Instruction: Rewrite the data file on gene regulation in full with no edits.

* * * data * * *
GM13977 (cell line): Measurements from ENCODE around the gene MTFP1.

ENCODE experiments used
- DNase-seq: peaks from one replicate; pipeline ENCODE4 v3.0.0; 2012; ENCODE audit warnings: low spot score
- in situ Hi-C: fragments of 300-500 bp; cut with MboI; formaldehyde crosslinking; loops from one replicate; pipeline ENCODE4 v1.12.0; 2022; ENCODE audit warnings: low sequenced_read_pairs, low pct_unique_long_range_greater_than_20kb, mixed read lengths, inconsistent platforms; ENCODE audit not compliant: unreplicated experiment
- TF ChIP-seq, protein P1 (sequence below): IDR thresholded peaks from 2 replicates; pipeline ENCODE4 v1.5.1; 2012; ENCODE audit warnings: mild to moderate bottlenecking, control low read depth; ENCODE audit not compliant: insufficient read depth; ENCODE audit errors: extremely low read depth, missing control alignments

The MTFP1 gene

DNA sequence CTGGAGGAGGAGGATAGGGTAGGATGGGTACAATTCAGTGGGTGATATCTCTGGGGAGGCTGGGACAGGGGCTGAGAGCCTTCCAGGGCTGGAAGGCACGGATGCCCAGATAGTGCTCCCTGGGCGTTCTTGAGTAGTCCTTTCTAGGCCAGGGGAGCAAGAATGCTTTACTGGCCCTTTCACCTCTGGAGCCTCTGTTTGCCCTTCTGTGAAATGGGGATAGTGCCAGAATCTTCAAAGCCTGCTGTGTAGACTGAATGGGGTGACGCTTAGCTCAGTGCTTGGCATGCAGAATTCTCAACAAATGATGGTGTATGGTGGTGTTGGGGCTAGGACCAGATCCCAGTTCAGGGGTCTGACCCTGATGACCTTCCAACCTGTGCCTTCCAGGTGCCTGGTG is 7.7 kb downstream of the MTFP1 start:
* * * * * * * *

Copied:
GM13977 (cell line): Measurements from ENCODE around the gene MTFP1.

ENCODE experiments used
- DNase-seq: peaks from one replicate; pipeline ENCODE4 v3.0.0; 2012; ENCODE audit warnings: low spot score
- in situ Hi-C: fragments of 300-500 bp; cut with MboI; formaldehyde crosslinking; loops from one replicate; pipeline ENCODE4 v1.12.0; 2022; ENCODE audit warnings: low sequenced_read_pairs, low pct_unique_long_range_greater_than_20kb, mixed read lengths, inconsistent platforms; ENCODE audit not compliant: unreplicated experiment
- TF ChIP-seq, protein P1 (sequence below): IDR thresholded peaks from 2 replicates; pipeline ENCODE4 v1.5.1; 2012; ENCODE audit warnings: mild to moderate bottlenecking, control low read depth; ENCODE audit not compliant: insufficient read depth; ENCODE audit errors: extremely low read depth, missing control alignments

The MTFP1 gene

DNA sequence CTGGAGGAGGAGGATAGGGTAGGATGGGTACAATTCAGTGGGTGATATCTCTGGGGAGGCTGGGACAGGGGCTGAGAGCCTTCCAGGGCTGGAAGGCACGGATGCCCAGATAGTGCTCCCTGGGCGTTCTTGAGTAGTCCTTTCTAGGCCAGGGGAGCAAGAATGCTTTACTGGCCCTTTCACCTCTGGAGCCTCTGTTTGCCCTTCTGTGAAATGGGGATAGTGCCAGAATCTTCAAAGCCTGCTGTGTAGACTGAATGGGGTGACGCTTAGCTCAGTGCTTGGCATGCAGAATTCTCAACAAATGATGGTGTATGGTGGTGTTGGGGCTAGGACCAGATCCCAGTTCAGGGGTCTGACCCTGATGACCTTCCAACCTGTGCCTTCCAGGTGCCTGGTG is 7.7 kb downstream of the MTFP1 start: